Dictionary of Arguments


Philosophical and Scientific Issues in Dispute
 
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The author or concept searched is found in the following 1 entries.
Disputed term/author/ism Author
Entry
Reference
Features Lyons I 81
Def marked/feature/linguistics/Lyons: "("positive"): For example, the plural form is often marked by an s, i.e. the s is a positive sign for the plural, while the singular is not marked by a sign but "unmarked, "neutral"). Def unmarked/without feature/linguistics/Lyons: For example, lack of a feature ("neutral") singular form due to absence of the s, while the plural ("positive") is marked by an s. Order/Distinction.
Lyons: marked/unmarked: one could also say presence contrasts with absence.
General/N.B.: often the unmarked form is of more general significance than the marked one.
More general, the members of the pair do not have to be characterized by the presence or absence of a feature:
Example "dog"/"bitch": "dog" contains male and female form.
This leads to a characteristic form of error: in pleonasm, either a tautology "female bitch" or a contradiction results: "male bitch".
I 82
Marked/unmarked: the difference takes place on the paradigmatic level.
I 167
Grammatical features/subclasses/Lyons: the previous subclasses can then be subdivided finer, i.e. hierarchically:
Na > {Na1, Na2} etc.
Problem/Lyon(s): due to the hierarchical order there is not always a unique ((s) "way back") within the structure.
I 167
Problem/Lyons: 1. this leads to a large number of incoherent word lists and to many multiple occurrences of a word in several lists.
2. It complicates the formulation of grammatical rules.
I 168
Chomsky: in reality this subcategorization of the vocabulary is not strictly hierarchical, but leads to overlapping e.g. proper names {John, Egypt}, inanimate {book, Egypt} etc. Problem/Chomsky: if the subcategorization is expressed by substitution rules, one of the two distinctions must be superior, the other cannot be represented naturally anymore. For example, if first the division into proper names and appellatives (e.g. book, human) is made and then a division into "human"/"non-human", then the only way to establish a rule is by referring this rule to both completely incoherent classes, namely "proper name-human" and "appellative-non-human". Since the lexicon does not contain a list of "human nouns".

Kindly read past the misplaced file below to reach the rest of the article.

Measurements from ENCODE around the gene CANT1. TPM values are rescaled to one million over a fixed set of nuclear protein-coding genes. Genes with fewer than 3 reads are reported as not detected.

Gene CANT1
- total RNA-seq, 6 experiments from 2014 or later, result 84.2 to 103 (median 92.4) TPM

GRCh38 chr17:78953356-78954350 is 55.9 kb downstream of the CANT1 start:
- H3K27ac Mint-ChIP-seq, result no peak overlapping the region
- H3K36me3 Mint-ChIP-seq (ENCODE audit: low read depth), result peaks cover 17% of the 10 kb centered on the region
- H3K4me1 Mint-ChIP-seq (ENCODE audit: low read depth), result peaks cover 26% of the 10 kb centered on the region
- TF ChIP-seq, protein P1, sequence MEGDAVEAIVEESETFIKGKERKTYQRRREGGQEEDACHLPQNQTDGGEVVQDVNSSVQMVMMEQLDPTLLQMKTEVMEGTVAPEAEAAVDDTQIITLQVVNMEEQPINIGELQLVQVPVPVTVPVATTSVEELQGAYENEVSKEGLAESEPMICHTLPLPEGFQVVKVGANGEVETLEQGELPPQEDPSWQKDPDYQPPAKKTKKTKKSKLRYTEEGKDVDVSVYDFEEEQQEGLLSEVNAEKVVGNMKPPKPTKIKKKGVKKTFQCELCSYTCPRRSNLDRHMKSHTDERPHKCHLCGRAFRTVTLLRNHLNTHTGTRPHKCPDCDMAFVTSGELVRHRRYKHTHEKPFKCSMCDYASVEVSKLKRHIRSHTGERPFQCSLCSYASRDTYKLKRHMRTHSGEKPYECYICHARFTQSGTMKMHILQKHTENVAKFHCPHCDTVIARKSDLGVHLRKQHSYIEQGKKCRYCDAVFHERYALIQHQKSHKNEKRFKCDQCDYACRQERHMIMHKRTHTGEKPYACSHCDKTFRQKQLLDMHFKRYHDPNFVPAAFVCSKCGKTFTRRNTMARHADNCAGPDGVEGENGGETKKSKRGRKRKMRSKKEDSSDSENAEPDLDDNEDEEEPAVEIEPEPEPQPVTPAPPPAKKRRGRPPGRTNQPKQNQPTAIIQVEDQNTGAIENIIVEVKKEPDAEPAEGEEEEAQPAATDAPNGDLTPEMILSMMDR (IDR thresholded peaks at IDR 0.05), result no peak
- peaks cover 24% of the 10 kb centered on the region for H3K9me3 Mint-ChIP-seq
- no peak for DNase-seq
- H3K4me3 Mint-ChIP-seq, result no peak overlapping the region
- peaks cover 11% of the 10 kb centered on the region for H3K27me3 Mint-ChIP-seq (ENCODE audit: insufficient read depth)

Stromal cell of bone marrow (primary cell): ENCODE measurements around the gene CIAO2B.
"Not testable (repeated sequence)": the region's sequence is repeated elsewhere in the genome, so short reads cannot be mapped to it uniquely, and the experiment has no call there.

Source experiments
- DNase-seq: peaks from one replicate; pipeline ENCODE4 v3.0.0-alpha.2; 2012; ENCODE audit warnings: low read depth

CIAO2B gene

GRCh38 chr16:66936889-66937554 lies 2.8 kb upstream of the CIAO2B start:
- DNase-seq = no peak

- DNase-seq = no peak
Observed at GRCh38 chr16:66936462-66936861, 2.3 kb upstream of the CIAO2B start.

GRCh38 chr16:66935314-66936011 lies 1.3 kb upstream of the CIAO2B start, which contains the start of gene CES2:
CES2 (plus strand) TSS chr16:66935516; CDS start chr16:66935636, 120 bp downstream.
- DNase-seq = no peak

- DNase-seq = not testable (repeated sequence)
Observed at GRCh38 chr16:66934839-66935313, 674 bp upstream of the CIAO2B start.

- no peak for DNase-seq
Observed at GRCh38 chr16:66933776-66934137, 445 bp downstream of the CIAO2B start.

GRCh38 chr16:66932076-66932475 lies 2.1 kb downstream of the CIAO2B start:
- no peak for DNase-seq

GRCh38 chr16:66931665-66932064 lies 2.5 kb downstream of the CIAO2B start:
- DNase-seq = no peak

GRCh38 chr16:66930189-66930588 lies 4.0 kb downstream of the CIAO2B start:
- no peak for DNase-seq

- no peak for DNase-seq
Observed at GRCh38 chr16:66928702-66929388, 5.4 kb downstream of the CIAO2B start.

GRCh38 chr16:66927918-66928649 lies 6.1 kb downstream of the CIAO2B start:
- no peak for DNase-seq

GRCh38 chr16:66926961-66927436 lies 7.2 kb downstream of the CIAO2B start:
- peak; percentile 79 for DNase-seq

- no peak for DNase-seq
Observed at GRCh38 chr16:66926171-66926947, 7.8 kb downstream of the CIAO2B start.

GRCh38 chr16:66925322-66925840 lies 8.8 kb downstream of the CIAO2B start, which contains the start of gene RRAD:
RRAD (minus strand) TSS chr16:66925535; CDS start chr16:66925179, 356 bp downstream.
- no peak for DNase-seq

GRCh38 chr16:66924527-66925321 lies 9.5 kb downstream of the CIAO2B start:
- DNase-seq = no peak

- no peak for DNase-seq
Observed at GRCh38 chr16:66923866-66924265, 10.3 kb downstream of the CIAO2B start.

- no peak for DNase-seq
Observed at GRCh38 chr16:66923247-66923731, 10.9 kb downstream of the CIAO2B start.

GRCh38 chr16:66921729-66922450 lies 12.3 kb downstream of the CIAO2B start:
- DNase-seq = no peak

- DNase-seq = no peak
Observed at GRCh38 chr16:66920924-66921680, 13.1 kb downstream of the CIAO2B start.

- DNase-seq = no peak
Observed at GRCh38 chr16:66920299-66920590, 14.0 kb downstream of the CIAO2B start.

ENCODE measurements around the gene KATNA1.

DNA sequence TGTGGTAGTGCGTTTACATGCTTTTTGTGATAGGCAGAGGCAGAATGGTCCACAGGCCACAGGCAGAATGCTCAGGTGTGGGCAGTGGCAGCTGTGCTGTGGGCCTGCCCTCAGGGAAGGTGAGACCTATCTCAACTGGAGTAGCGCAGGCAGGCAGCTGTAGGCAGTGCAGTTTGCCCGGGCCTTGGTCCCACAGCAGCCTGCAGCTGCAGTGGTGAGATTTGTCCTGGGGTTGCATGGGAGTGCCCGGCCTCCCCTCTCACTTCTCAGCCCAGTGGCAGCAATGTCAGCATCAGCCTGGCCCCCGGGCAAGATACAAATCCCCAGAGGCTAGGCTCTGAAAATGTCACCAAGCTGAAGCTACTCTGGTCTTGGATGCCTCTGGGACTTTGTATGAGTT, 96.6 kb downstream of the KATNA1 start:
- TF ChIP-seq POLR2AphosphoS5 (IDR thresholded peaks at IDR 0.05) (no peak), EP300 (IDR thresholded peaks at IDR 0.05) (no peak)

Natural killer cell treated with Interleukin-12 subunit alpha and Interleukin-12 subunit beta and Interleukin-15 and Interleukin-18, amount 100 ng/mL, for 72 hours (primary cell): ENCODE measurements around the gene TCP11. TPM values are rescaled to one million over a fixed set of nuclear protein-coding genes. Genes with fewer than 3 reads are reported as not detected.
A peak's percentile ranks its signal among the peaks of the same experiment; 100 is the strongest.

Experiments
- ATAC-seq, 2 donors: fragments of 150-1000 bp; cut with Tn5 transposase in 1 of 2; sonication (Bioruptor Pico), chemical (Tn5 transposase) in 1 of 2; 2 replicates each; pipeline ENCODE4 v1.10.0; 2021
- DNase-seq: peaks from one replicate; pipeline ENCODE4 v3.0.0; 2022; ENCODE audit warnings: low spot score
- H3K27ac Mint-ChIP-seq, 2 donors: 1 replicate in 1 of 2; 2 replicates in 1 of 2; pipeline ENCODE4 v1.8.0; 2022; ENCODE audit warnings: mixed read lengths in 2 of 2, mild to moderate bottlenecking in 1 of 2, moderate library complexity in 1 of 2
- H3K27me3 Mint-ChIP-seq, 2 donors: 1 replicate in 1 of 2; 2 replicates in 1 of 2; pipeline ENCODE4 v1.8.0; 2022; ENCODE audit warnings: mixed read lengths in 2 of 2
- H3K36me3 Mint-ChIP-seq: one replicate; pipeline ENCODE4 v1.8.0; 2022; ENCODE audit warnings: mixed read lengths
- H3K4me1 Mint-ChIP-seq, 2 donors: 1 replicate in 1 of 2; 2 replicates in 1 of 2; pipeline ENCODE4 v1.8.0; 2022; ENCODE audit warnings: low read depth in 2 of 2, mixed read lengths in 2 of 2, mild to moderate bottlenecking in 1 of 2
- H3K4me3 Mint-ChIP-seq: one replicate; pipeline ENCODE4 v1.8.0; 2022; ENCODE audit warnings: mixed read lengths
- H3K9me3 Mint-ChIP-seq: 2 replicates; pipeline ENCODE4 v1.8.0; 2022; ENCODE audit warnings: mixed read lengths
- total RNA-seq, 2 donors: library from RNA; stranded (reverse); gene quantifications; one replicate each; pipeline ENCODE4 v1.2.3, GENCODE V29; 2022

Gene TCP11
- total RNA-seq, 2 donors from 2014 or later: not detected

Chomsky: this gets worse and worse with increasing refinement.
Solution/Chomsky: a grammar must not consist exclusively of substitution rules.
Chomsky/Lyons: we will not discuss his solution here, since we assume a very simple system.
Def Grammatical Feature/Lyons: for nouns. For example, "concrete", "animate", "human", whereby "concrete" must be independent of "animate"/"inanimate".
This feaeture is used for classification or "indexing".
I 169
E.g. Boy: [Appellative,],[Human],[Masculine].
Notation: square brackets.
Lexical substitution rules/replacement: are then formulated in such a way that one can select a word according to features.

Lexicon/Lyons: new: we have to abandon the set of rules of the form
Na > {boy,...}
but the more general form remains valid:

X > x I x e X
New: X is now the word class that satisfies characterization by features.
List/N.B.: of class compositions e.g.[Appellative],[Human],[Masculine] there is no list. (order).
Grammar/Semantics/Congruence/Lyons: the expressions used for the features e.g. "proper name", "appellative" were called grammatically.
I 170
We have not yet departed from the principle that such expressions, when they stand for word classes, are terms for distributional categories. N.B.: this leads us to semantics!
Classification: because of features such as "animated", etc., this often contradicts the meaning of words.
VsContent Grammar/Lyons: this is the reason why most authors have withdrawn from "content grammar".
In a language description, the lexicon must contain both grammatical and semantic information for each word.
Lyon's thesis: There is often congruence between semantic and grammatical classification. There the grammatical information can be partly taken from the meaning of the word.
I 171
Neutral/Grammar/Lyons: sometimes has to be distinguished from "inanimate": e.g. "The child ate its dinner".

Ly II
John Lyons
Semantics Cambridge, MA 1977

Lyons I
John Lyons
Introduction to Theoretical Lingustics, Cambridge/MA 1968
German Edition:
Einführung in die moderne Linguistik München 1995


The author or concept searched is found in the following controversies.
Disputed term/author/ism Author Vs Author
Entry
Reference
Various Authors Lyons, J. Vs Various Authors Lyons I 169 / I 134
Grammar/Semantics/Congruence/Lyons: we called the expressions used for the characteristics e.g. "proper name" or "appellative" grammatically.
I 170
We have not yet abandoned the principle that such expressions, when they stand for word classes, are terms for distributional categories. N.B.: that leads us to semantics!
Classification: due to characteristics such as "animated" etc. this often contradicts the meaning of the words (see Chapter 7 below).
VsContent-Related Grammar/Lyons: this is the reason why most authors have withdrawn from "content-related grammar".
In a language description, the lexicon must contain both grammatical and semantic information for each word.
Lyon's thesis: there is often congruence between semantic and grammatical classification. There one can infer the grammatical information partly from the word meaning.

Ly II
John Lyons
Semantics Cambridge, MA 1977

Lyons I
John Lyons
Introduction to Theoretical Lingustics, Cambridge/MA 1968
German Edition:
Einführung in die moderne Linguistik München 1995